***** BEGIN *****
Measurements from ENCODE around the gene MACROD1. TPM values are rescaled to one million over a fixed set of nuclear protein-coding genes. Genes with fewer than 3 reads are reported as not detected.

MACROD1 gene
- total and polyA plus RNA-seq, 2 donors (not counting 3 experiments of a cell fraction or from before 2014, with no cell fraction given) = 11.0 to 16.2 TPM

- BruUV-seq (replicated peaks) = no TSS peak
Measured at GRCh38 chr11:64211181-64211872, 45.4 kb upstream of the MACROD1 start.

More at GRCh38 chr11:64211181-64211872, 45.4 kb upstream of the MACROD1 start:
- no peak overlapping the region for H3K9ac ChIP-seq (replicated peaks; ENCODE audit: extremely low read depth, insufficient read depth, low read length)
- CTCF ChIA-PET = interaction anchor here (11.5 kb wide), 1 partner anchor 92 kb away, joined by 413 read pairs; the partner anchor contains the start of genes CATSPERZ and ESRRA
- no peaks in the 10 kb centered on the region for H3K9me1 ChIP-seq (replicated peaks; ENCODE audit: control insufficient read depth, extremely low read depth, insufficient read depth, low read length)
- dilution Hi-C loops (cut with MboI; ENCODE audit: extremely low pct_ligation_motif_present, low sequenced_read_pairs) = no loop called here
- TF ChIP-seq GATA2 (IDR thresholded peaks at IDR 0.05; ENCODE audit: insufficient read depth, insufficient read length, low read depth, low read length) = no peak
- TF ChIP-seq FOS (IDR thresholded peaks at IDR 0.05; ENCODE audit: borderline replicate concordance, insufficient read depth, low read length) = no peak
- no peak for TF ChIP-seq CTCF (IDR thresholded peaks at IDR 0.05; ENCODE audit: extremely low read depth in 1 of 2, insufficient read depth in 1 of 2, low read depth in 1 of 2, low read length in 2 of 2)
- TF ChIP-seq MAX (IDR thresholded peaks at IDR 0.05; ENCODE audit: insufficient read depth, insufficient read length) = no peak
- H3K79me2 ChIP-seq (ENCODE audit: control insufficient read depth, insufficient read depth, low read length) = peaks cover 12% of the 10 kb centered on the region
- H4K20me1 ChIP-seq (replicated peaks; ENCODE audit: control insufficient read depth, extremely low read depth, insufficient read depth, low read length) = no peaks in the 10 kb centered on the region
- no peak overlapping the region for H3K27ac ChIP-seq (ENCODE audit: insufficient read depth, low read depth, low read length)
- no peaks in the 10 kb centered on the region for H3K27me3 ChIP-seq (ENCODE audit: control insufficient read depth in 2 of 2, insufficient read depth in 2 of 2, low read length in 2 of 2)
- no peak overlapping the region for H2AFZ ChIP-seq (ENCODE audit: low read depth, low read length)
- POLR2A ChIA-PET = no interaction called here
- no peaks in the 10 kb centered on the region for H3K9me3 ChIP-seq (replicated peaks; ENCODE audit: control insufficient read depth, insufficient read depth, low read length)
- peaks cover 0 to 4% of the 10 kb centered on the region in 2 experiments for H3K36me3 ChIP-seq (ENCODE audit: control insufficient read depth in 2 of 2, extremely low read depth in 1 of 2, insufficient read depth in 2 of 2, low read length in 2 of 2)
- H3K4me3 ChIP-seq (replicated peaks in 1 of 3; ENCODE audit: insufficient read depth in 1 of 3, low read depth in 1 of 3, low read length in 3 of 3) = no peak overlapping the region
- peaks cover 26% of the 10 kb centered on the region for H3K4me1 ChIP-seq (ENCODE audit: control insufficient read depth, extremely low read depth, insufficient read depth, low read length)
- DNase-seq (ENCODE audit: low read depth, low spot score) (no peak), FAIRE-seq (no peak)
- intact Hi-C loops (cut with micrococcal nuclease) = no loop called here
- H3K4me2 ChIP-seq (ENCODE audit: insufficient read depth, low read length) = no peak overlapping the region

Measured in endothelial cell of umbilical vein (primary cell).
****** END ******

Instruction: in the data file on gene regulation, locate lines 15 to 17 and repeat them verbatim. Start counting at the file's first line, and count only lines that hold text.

- H3K79me2 ChIP-seq (ENCODE audit: control insufficient read depth, insufficient read depth, low read length) = peaks cover 12% of the 10 kb centered on the region
- H4K20me1 ChIP-seq (replicated peaks; ENCODE audit: control insufficient read depth, extremely low read depth, insufficient read depth, low read length) = no peaks in the 10 kb centered on the region
- no peak overlapping the region for H3K27ac ChIP-seq (ENCODE audit: insufficient read depth, low read depth, low read length)